Kiyohisa Uchida (1), Takashi Satoh (1), Toshiyuki Chikai (2), Haruto Takase (2), Yasuharu Nomura (2), Hiroyuki Nakao (2) and Nozomu Takeuchi (3)
(1) Strategic Information Unit, Shionogi & Co., Ltd., Shibuya-ku, Tokyo 150, Japan (2) Shionogi Research Laboratories, Fukushima-ku, Osaka 553, Japan (3) Central Laboratories, Ehime University Hospital, Shigenobu-cho, Ehime 791-02, Japan
Abstract: The effects of cholesterol feeding on serum and liver cholesterol levels, fecal and biliary bile acid levels, bile acid pool size and bile acid composition were examined in 2-, 12- and 24-month-old male germ-free rats. The major bile acids in these animals were cholic and beta-muricholic acids. Cholesterol feeding increased synthesis of bile acids by 3- to 4-fold, especially that of chenodeoxycholic acid (mainly beta- muricholic acid in the rat), decreasing the cholic acid/chenodeoxycholic acid (CA/CDCA) ratio in all rats regardless of age, even though the CA/CDCA ratio increased as a linear function of age in both diet groups. Cholesterol feeding increased the serum cholesterol level markedly in aged rats. This hypercholesterolemia may be produced by the increase in CA/CDCA ratio in aged rats.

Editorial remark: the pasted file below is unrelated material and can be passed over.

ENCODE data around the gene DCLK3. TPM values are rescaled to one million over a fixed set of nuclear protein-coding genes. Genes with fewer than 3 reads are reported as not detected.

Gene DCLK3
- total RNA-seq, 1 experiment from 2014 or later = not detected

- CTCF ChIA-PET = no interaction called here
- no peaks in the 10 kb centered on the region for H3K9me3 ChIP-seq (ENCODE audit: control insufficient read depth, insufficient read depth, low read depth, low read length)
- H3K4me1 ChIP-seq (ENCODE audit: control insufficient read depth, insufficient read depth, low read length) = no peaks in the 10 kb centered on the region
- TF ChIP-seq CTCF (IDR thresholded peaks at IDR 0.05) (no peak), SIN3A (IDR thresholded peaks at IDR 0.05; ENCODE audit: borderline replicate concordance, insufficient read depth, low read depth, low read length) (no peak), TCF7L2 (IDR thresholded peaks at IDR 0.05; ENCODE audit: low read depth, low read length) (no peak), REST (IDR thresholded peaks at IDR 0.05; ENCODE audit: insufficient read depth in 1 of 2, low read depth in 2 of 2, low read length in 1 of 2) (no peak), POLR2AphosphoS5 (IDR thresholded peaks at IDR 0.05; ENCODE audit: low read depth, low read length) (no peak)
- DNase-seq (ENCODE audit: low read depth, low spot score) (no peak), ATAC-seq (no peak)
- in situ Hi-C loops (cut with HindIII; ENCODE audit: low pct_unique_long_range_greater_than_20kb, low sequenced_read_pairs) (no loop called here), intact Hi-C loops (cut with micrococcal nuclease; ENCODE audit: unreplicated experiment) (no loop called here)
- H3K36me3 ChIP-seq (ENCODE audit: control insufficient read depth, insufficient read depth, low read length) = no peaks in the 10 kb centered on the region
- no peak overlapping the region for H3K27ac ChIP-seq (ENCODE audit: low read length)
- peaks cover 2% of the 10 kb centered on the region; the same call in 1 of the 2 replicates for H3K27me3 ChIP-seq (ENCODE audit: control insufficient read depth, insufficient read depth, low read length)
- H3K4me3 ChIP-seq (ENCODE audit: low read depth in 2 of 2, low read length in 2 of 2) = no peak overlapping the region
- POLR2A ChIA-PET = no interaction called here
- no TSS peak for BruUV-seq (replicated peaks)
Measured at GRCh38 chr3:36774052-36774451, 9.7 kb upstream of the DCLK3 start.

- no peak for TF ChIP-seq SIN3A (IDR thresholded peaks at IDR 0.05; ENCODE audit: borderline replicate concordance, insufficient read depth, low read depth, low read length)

Dietary cholesterol, Bile acid metabolism, Cholic acid/chenodeoxycholic acid ratio,
Germ-free rat, Aging
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